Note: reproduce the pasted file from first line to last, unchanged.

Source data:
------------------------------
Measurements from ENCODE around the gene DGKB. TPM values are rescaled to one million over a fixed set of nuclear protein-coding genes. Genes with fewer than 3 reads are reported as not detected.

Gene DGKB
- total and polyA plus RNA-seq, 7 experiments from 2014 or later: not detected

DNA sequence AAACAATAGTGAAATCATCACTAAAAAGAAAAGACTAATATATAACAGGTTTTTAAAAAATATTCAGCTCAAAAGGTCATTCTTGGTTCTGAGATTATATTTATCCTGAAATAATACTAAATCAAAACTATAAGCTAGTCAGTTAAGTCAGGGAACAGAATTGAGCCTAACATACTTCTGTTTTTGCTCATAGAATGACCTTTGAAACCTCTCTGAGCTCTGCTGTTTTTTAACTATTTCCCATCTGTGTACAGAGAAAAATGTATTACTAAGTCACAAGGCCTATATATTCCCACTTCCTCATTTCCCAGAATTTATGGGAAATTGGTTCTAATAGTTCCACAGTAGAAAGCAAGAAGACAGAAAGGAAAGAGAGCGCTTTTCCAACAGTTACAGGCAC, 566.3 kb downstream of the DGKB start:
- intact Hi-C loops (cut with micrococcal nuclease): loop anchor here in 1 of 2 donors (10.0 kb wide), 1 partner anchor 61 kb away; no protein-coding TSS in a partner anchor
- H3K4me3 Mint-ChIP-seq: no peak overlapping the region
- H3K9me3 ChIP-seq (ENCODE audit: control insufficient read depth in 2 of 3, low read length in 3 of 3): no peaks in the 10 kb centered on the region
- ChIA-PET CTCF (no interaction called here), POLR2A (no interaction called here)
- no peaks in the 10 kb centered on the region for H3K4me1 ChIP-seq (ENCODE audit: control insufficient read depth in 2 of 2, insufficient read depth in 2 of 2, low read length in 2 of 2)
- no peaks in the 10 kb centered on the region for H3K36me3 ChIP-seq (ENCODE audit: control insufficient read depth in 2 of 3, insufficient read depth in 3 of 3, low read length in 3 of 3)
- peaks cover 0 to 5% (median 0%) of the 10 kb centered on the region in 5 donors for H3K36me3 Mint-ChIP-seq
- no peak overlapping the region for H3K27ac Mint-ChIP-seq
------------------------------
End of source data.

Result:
Measurements from ENCODE around the gene DGKB. TPM values are rescaled to one million over a fixed set of nuclear protein-coding genes. Genes with fewer than 3 reads are reported as not detected.

Gene DGKB
- total and polyA plus RNA-seq, 7 experiments from 2014 or later: not detected

DNA sequence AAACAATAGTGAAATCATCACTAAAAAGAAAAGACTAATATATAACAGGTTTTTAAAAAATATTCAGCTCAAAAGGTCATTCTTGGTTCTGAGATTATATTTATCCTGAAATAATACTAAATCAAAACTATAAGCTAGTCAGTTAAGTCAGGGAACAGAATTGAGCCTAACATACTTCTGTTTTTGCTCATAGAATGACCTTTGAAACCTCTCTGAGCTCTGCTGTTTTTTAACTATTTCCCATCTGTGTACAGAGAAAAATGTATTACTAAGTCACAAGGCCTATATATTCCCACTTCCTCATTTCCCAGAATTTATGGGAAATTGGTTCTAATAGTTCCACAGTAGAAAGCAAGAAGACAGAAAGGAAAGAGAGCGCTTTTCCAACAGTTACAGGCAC, 566.3 kb downstream of the DGKB start:
- intact Hi-C loops (cut with micrococcal nuclease): loop anchor here in 1 of 2 donors (10.0 kb wide), 1 partner anchor 61 kb away; no protein-coding TSS in a partner anchor
- H3K4me3 Mint-ChIP-seq: no peak overlapping the region
- H3K9me3 ChIP-seq (ENCODE audit: control insufficient read depth in 2 of 3, low read length in 3 of 3): no peaks in the 10 kb centered on the region
- ChIA-PET CTCF (no interaction called here), POLR2A (no interaction called here)
- no peaks in the 10 kb centered on the region for H3K4me1 ChIP-seq (ENCODE audit: control insufficient read depth in 2 of 2, insufficient read depth in 2 of 2, low read length in 2 of 2)
- no peaks in the 10 kb centered on the region for H3K36me3 ChIP-seq (ENCODE audit: control insufficient read depth in 2 of 3, insufficient read depth in 3 of 3, low read length in 3 of 3)
- peaks cover 0 to 5% (median 0%) of the 10 kb centered on the region in 5 donors for H3K36me3 Mint-ChIP-seq
- no peak overlapping the region for H3K27ac Mint-ChIP-seq